U.K. pension plan trustees seeking to delegate investment decisions face new rules starting Dec. 10 that will require them to carry out competitive tendering before selecting a fiduciary manager to invest 20% or more of the plan’s assets.
The rules apply not only to new appointments but to a plan’s existing managers if they haven’t been hired through a competitive bid.
The new Competition and Market Authority’s requirements are expected to result in a glut of new tenders, which is likely to substantially outpace recent levels, said Pieter Steyn, London-based head of delegated investment services U.K. at Willis Towers Watson PLC.
According to the annual 2019 KPMG U.K. fiduciary management survey, released last month, mandates for full fiduciary management increased by 55 to 662 through the year ended June 30, 2019, up from 607 for the same period a year earlier.
Some 17% of 5,450 U.K. defined benefit plans used fiduciary managers as of June 30, about 80 more than in 2018, KPMG’s latest survey showed. Assets under fiduciary management total £172 billion ($220 billion) now, up from £59 billion five years ago.
But the CMA ruling could see an additional 200 competitive bids between December 2019 and July 2021, Mr. Steyn said.
The rapid increase in new tenders will be a result of plans that already have a fiduciary manager in place having to enter into a bidding process, he added.
If a plan did not use a competitive tendering process to appoint that manager, it will need to retender the mandate within five years of the manager having been appointed, said Ian Cormican, London-based partner at law firm Sackers & Partners LLP.
And if the five years since the initial appointment have already expired, or will expire within two years of June 10, 2019, then the tender has to be run by June 9, 2021, he added.
These new rules are the culmi- nation of the U.K.’s CMA review, which began in 2017, of the investment consultancy and fiduciary management sector.
It was prompted by competition concerns within both the investment consultancy and — to a greater degree — the fiduciary management market, the CMA said. Many appointed fiduciary managers had previously been advisory consultants for the same pension plan.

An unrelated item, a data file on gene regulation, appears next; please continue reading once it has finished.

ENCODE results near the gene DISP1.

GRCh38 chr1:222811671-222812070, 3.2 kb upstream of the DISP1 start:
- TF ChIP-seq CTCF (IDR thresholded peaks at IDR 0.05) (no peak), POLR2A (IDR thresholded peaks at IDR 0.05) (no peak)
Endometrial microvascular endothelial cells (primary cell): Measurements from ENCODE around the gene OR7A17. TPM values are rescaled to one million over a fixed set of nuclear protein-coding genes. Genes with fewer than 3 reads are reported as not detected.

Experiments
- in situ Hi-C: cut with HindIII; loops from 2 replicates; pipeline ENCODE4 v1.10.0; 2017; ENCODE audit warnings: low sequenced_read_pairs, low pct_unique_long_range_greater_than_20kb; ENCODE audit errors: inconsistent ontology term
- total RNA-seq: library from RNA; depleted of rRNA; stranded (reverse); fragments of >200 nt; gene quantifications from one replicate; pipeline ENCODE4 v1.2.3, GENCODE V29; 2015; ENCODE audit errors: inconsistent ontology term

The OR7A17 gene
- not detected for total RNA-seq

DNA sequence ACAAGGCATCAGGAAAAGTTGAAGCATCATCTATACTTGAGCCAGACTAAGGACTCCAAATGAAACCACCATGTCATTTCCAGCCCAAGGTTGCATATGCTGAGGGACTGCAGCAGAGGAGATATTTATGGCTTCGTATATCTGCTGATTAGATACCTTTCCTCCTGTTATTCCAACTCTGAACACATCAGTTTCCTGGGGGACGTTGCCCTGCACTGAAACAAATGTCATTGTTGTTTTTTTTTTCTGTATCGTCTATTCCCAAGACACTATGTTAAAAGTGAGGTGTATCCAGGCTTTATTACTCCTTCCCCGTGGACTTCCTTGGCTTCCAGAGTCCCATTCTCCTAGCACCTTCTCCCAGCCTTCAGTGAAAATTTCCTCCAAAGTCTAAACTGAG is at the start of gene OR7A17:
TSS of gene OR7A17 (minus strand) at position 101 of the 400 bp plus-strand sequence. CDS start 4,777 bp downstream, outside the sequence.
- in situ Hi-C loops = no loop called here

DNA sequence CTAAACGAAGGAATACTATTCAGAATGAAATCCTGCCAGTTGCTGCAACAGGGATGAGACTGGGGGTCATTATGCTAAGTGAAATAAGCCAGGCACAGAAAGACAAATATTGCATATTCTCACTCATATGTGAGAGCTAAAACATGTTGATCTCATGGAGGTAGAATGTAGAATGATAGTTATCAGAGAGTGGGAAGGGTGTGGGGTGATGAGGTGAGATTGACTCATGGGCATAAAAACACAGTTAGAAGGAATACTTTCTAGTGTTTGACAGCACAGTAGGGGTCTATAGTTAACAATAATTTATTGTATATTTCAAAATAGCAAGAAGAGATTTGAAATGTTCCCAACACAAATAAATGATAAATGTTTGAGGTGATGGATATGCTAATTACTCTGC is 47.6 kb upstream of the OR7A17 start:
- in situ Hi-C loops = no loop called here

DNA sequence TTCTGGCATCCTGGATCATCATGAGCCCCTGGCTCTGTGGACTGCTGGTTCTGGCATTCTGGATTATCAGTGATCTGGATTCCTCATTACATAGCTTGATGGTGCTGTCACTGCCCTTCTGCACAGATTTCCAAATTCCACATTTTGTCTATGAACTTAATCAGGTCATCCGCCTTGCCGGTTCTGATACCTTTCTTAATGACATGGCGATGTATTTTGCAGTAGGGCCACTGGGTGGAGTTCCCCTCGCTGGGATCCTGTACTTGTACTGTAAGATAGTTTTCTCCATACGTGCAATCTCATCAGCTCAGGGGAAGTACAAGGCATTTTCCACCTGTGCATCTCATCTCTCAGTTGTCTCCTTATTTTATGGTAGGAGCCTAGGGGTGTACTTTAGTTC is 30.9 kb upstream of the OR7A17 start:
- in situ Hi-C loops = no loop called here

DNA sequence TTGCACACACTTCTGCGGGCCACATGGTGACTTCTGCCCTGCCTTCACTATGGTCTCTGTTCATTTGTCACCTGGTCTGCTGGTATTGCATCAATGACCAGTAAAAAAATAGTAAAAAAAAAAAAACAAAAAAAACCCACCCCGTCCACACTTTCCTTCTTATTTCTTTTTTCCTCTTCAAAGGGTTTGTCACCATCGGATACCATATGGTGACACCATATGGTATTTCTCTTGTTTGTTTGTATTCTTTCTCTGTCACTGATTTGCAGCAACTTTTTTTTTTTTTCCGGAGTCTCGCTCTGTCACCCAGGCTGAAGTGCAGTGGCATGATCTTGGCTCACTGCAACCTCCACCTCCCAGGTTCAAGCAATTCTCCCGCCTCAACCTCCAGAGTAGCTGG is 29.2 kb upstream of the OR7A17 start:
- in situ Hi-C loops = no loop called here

But only a third of pension plan trustees had asked fiduciary managers to compete for the business through a tender, the CMA said in December 2018.
“This, arguably, gave those firms an unfair advantage in those mandates,” Mr. Cormican said.
The CMA also said many trustees did not have sufficient information about fees or the quality of investment consultancy and fiduciary management to be able to judge if they were getting a good deal.
The legally binding CMA order is expected to create challenges for trustees, who will need to invite and use “reasonable endeavors” to obtain written proposals from three independent fiduciary managers.
Steve Balmont, a London-based professional independent pension trustee at independent pension trustee firm BESTrustees Ltd., said: “Carrying out a competitive tender is not cost free.”
Expenses will be incurred by the plan, the sponsoring employer, responding fiduciary managers, Mr. Balmont said, and these costs also potentially include advisory charges incurred to help them run the bid.
“The typical scheme using a fiduciary manager only has a couple of hundred million pounds in assets and for smaller pension schemes, the time and costs of retendering could be quite significant,” Mr. Balmont said.
It’s disappointing the various regulatory bodies have not done a more thorough value-for-money appraisal of how much rebidding might cost all pension plans, especially the small plans, he added.
“Schemes will have to pay upfront for retendering while the payback for schemes complying with this process will come over a number of years,” Mr. Balmont said.